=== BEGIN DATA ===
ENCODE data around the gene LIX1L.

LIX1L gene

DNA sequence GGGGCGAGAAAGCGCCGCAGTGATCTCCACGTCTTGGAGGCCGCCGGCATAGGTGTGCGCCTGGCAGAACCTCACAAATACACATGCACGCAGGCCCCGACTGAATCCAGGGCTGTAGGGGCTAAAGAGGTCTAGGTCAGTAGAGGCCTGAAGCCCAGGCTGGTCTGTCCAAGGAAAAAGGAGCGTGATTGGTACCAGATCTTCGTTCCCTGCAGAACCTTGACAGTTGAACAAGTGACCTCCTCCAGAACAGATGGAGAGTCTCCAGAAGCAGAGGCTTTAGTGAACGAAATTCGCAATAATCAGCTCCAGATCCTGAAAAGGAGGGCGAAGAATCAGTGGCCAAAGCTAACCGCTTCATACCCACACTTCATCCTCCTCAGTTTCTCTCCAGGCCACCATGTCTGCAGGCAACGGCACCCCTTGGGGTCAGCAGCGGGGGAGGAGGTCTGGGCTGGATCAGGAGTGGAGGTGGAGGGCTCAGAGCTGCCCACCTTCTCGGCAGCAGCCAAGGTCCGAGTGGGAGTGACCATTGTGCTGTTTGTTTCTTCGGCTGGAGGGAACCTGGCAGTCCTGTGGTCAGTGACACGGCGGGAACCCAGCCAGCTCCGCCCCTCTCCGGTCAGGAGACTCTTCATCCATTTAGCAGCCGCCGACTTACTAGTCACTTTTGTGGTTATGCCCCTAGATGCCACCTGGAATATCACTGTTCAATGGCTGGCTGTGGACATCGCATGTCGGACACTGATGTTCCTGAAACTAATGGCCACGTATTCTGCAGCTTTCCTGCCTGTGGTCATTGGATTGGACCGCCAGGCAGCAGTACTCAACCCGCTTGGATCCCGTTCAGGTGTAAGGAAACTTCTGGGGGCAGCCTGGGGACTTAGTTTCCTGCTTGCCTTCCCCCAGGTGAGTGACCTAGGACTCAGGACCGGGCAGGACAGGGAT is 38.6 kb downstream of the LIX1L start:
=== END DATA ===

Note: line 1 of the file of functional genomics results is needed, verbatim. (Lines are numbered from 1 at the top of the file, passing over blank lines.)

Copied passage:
ENCODE data around the gene LIX1L.